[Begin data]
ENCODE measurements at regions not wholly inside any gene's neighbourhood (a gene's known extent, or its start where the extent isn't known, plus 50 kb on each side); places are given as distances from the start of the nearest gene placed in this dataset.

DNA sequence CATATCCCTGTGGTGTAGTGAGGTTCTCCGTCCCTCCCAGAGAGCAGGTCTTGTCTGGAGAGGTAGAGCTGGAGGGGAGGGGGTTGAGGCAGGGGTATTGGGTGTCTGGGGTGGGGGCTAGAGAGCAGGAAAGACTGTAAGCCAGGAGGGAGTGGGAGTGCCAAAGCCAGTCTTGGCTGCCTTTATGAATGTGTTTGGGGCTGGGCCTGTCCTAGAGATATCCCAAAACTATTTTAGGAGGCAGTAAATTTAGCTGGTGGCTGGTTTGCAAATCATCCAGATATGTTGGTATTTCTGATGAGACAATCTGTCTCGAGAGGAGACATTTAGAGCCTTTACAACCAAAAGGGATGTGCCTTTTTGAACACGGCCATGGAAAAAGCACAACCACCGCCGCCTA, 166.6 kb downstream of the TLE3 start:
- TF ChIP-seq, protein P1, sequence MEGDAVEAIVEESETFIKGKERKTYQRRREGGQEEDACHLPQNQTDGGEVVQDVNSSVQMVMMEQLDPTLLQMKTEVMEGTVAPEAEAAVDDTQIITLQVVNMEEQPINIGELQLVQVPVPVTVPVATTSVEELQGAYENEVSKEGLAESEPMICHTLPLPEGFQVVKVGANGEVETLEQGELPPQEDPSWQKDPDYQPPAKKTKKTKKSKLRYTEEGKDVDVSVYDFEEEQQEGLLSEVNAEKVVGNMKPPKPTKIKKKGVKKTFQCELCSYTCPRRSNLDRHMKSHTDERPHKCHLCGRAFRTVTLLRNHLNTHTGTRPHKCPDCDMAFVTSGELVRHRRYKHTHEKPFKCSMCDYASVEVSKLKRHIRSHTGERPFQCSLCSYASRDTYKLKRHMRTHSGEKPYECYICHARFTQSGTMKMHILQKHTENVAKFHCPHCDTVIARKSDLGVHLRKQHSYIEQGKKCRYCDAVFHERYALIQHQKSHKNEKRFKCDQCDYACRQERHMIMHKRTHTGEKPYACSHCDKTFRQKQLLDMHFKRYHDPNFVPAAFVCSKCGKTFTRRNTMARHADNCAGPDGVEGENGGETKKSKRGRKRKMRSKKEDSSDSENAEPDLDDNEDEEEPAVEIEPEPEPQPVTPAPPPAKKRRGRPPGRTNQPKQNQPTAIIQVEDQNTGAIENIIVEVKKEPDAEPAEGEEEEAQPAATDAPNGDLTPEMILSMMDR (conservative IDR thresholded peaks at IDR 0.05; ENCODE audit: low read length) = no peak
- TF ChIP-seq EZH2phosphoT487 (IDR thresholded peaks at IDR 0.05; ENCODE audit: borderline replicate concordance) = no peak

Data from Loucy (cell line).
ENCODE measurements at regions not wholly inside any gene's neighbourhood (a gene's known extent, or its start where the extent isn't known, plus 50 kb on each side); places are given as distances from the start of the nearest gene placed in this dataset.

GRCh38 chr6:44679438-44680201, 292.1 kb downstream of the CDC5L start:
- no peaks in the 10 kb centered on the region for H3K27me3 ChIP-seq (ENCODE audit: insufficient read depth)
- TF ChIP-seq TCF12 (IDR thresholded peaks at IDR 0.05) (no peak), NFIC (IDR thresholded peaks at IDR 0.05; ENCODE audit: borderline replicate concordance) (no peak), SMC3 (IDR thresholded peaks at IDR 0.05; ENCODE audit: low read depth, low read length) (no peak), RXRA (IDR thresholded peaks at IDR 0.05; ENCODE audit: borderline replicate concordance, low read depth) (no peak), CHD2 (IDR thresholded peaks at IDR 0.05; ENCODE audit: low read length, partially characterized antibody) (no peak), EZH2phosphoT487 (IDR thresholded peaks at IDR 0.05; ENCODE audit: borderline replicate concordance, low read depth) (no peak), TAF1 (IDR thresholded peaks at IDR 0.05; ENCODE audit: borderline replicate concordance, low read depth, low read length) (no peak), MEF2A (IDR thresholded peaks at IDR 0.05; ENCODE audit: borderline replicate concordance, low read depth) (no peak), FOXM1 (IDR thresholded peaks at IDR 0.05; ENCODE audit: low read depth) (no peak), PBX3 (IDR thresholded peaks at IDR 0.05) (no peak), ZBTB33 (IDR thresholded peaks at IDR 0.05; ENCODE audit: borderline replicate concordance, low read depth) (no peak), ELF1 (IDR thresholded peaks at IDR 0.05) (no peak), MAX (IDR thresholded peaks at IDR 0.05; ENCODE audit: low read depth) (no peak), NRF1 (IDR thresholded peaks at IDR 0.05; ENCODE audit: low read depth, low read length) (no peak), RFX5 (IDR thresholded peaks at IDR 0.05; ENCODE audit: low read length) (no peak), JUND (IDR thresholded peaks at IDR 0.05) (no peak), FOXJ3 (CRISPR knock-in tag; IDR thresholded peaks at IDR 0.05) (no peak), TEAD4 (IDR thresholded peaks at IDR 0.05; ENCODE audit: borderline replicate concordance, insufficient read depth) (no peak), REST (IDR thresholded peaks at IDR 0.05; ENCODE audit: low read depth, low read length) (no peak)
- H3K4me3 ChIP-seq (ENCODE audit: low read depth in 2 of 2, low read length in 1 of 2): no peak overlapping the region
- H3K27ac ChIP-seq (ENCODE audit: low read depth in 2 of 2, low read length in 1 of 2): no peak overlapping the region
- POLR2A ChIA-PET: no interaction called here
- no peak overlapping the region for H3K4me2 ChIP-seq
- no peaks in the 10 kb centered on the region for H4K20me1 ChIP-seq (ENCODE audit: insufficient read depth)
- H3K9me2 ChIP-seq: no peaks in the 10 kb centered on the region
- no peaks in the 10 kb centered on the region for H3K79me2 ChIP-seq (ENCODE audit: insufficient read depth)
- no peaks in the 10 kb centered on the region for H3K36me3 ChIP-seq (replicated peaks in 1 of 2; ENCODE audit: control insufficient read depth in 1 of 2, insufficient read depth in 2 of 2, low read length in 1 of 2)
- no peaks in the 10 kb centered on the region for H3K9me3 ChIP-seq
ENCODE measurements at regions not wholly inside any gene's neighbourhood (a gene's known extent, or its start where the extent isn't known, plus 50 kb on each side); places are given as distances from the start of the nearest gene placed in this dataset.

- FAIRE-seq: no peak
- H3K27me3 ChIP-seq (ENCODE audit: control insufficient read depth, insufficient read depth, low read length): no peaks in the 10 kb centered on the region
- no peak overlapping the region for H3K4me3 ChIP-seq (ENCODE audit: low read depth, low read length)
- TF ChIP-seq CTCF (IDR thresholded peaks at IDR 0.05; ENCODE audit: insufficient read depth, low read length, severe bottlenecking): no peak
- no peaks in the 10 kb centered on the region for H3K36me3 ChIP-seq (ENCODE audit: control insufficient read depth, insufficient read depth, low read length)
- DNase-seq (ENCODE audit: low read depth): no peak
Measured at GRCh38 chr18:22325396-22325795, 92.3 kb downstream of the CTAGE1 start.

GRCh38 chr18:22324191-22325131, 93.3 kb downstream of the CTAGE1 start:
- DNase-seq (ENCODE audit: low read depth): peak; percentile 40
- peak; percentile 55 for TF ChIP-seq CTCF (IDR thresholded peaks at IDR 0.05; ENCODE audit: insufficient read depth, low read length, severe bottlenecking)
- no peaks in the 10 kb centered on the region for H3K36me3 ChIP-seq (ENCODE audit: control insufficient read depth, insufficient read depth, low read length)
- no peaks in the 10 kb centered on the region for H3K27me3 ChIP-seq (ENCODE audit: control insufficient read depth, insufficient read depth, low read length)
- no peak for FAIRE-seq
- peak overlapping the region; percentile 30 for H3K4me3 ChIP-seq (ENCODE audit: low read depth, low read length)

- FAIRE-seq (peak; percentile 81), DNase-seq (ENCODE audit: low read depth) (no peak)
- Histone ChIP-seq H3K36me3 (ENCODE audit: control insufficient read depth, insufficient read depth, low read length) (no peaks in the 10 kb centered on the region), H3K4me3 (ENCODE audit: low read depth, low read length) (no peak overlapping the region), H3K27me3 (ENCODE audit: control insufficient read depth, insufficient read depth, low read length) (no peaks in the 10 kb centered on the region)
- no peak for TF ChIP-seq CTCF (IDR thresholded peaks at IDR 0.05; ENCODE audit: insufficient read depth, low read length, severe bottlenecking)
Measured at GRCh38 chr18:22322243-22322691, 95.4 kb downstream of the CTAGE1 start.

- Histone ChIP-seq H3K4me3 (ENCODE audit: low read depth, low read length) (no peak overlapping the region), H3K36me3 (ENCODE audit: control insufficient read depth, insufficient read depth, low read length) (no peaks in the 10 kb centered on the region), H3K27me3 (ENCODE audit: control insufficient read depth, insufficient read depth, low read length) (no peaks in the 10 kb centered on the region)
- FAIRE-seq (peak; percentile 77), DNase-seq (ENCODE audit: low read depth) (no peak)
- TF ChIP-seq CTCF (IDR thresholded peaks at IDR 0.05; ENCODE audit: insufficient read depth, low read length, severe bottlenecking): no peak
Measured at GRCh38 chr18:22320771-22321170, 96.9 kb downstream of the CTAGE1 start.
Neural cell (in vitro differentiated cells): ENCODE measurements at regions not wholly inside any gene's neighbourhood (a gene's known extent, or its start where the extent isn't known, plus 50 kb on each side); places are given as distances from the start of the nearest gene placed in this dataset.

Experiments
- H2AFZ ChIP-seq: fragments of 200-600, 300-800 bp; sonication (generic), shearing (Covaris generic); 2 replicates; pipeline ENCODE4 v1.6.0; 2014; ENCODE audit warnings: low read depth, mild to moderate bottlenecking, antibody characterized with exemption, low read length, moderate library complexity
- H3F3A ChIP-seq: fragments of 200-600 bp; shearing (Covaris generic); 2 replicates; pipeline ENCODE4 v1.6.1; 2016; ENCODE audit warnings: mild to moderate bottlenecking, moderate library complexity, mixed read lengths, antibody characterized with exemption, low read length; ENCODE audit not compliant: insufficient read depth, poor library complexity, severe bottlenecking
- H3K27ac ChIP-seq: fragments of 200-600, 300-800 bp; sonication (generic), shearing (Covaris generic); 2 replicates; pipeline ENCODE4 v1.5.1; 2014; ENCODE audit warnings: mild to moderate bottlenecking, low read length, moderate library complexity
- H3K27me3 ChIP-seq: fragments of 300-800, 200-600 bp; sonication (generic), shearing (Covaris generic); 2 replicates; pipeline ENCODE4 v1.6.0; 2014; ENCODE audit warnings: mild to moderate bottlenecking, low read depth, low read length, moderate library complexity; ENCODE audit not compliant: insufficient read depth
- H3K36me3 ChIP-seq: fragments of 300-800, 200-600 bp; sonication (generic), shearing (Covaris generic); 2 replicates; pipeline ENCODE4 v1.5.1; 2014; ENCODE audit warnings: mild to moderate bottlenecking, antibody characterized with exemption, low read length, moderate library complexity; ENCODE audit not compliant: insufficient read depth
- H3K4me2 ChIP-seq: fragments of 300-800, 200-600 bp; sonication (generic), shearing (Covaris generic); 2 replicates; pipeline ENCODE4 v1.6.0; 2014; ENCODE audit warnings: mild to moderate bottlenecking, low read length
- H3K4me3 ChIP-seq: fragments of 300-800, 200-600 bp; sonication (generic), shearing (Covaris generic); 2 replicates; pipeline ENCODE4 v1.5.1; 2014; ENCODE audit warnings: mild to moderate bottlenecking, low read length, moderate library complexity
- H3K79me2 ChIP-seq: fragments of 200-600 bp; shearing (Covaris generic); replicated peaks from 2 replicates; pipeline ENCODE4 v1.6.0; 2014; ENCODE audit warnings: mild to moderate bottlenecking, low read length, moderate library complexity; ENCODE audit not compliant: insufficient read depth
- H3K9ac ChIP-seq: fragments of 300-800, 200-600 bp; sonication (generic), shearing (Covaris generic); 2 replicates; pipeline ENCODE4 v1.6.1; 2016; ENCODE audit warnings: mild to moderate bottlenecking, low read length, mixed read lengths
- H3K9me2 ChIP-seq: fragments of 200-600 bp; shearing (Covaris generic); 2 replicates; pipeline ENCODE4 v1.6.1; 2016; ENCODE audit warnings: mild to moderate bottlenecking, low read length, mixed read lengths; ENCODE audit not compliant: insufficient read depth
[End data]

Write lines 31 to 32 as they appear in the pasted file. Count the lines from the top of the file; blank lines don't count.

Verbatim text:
- no peaks in the 10 kb centered on the region for H3K27me3 ChIP-seq (ENCODE audit: control insufficient read depth, insufficient read depth, low read length)
- no peak for FAIRE-seq